This is the exact scenario that promises to play out if the Akaka Bill becomes law. A group of "experts" will decide who is and who is not "Hawaiian" by race, and this group will be asked to institute a government to negotiate rights and resources away from the rest of the public of the State of Hawaii.
The State of Hawaii legislature might resist attempts to take over public lands and put them into the hands of a single race-based government. Then again, the legislature could be co-opted by the unregulated donations available to them from members of this new race-based government, and thus become a willing participant in the reallocation of land and resources based solely on race.
As a fellow hapa haole, born and raised in Hawaii as you were, educated at Punahou as you were, I beg you to turn towards those who are still promoting the Akaka Bill, and with all the grand rhetoric at your disposal, demand they abandon their attempts to divide us as a people based on race. Insist to them that we are "One America," "One People," and we should all live under "One Law."
Make a note of the first constitution of the Kingdom of Hawaii, which nobly declared that all people were "of one blood." Let them know that as a hapa haole, born and raised in Hawaii, you have just as much, if not more, right to claim the Islands as your homeland as some toe-nail native Hawaiian who was born and raised on the Mainland.
Quote from Martin Luther King, Jr.'s speech, and demand that we should be judged on the content of our character, not the color of our skin. Move them with your sincere belief we are all human, first and foremost, and that arbitrary racial distinctions do NOT make the man.
I know your first days in office will be tumultuous ones, with the Middle East burning, the economy tanking, and various special interests groups pounding on your door for their pound of flesh.
But if you could please take the time to make a strong stand against racial division as one of the first acts of your office, you could help heal the wounds in the State of Hawaii that have festered for the past 30 years of the race-based experiment called OHA.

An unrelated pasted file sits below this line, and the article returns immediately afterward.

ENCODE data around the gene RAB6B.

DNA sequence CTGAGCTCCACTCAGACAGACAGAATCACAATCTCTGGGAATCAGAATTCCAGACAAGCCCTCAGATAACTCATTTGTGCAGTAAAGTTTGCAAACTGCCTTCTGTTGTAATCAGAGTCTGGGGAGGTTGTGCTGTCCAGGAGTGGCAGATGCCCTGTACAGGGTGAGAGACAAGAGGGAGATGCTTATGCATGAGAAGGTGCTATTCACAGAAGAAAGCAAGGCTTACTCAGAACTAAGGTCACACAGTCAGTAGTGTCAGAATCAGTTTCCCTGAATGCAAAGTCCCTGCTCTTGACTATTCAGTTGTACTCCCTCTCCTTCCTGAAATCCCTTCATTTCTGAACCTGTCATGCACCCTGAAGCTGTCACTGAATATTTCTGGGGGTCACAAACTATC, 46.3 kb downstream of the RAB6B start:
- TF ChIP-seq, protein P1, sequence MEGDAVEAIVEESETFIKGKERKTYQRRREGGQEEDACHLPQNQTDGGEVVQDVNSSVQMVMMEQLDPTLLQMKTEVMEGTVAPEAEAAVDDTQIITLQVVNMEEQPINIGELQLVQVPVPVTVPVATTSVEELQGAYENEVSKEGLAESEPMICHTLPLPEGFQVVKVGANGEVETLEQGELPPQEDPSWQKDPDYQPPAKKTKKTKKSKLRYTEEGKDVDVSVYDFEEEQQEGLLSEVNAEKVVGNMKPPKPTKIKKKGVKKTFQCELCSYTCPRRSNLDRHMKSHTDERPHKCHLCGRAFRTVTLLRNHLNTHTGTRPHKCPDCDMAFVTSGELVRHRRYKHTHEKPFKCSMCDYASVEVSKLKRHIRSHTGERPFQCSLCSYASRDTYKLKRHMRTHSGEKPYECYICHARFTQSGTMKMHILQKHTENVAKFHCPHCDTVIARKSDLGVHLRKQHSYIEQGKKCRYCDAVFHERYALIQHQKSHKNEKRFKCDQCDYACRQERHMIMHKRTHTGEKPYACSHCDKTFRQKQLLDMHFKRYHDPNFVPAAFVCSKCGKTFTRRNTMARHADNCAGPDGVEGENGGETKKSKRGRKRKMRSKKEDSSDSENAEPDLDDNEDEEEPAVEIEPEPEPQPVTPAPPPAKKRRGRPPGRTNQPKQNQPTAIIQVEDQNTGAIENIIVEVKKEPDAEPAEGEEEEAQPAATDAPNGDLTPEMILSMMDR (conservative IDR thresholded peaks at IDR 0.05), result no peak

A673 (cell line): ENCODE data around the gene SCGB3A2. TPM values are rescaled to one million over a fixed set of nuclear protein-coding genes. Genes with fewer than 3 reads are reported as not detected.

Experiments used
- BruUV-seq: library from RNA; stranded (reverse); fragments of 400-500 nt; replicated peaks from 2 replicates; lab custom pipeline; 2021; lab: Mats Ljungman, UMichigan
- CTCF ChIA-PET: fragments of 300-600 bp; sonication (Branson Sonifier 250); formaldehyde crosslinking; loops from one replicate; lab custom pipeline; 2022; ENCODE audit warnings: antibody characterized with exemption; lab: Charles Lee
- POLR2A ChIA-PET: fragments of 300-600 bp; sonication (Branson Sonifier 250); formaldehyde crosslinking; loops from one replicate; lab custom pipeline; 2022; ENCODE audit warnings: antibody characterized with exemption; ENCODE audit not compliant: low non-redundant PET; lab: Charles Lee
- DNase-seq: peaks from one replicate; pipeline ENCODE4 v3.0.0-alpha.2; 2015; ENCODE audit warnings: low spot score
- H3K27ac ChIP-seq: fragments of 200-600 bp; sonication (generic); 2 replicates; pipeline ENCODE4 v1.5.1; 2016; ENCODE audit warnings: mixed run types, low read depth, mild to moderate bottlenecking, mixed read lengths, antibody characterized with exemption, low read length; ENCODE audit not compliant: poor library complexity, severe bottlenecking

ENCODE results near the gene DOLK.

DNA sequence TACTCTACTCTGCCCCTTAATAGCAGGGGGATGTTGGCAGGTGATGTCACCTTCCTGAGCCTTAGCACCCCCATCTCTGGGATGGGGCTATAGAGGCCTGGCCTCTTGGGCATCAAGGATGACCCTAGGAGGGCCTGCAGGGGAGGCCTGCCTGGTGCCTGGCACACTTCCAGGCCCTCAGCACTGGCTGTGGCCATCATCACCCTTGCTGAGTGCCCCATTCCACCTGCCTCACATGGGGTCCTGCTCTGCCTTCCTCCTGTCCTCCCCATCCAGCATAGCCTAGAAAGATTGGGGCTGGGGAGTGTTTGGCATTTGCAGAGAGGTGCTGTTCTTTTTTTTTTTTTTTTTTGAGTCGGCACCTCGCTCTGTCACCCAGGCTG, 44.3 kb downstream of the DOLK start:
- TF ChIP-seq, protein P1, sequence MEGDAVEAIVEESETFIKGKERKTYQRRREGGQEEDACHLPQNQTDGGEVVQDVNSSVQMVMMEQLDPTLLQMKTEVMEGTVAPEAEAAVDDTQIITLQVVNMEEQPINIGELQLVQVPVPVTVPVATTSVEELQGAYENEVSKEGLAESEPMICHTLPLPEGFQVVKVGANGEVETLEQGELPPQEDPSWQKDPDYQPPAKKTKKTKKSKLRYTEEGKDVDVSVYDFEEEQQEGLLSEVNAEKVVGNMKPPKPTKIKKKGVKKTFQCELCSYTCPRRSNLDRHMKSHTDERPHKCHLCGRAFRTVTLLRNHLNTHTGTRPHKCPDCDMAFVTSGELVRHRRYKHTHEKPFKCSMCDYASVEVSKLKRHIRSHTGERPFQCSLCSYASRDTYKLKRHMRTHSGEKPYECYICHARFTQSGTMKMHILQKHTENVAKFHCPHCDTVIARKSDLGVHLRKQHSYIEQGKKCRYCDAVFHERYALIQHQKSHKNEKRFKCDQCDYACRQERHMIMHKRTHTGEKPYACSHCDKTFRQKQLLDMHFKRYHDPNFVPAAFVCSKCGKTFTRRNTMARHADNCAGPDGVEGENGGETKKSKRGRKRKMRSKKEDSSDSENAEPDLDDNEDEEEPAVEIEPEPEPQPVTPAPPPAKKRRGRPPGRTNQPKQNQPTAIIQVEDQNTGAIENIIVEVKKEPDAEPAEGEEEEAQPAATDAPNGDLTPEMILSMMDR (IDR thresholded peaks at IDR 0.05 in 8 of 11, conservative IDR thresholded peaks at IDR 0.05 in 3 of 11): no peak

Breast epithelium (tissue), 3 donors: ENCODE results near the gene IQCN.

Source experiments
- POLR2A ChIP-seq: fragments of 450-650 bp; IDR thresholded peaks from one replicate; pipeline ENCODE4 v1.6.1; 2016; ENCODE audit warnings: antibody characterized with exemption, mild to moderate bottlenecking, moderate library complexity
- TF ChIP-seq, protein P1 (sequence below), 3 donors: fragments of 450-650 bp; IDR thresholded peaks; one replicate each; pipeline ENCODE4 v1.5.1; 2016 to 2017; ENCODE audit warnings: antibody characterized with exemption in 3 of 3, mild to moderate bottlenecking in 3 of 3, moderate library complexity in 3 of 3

You have the background, the charisma, and the credibility to demand that everyone should be treated equally, regardless of race. You could change the face of Hawaii politics, and move us away from division and towards conciliation with a single, moving speech.
Please, Mr. Obama, give us the hope you promised.
Jere Krischel is a native Hawaiian who now resides in California. Reach him at
Grassroot Institute member Jere Krischel is a volunteer historian and civil rights activist who has been discussing and studying the Akaka Bill and its historical basis online and in print since 2004. Born and raised in Hawaii, he attended Punahou and later graduated from the University of Southern California. His commitment to the ideals of equality, and the rejection of the use of racial categories to separate out people for disparate treatment is inspired by his diverse heritage and conviction that first and foremost we are all humans, indigenous to this earth. Please visit
Honolulu Advertiser, Sunday, January 25, 2009
Letters to the Editor (2)
RIGHTS OF 'RECOGNITION' ARE NO GUARANTEE
Your editorial "Isles should send unfettered Akaka bill for a vote" (Jan. 16) makes at least one big assumption that needs mentioning. If the Akaka bill is approved, do you really believe that anti-Hawaiian groups and individuals are just going to throw their hands up and say, "we quit," as to their legal challenges?
Federally recognized American Indian groups within the United States have been challenged in state and federal courts for a long, long time, including many losses in the Supreme Court. Some of these have been in recent years. The rights and reservation system First Peoples have been left with are nothing to brag about.
Federal recognition only holds weight as long as the interests of the hegemony, along with the state of Hawai'i as we see right now, are not at stake. Regarding this bill, sometimes less is more.
TAKE PROPER CARE OF THIS STATE, COUNTRY FIRST
There's been some discussion recently as to whether or not the Akaka bill should go up for a vote, or, as The Honolulu Advertiser said in its editorial (Jan. 16), whether Native Hawaiians should be given "a pathway for establishing Hawai'i's indigenous people as a political entity, enabling their reconstitution as a 'state within a state' government."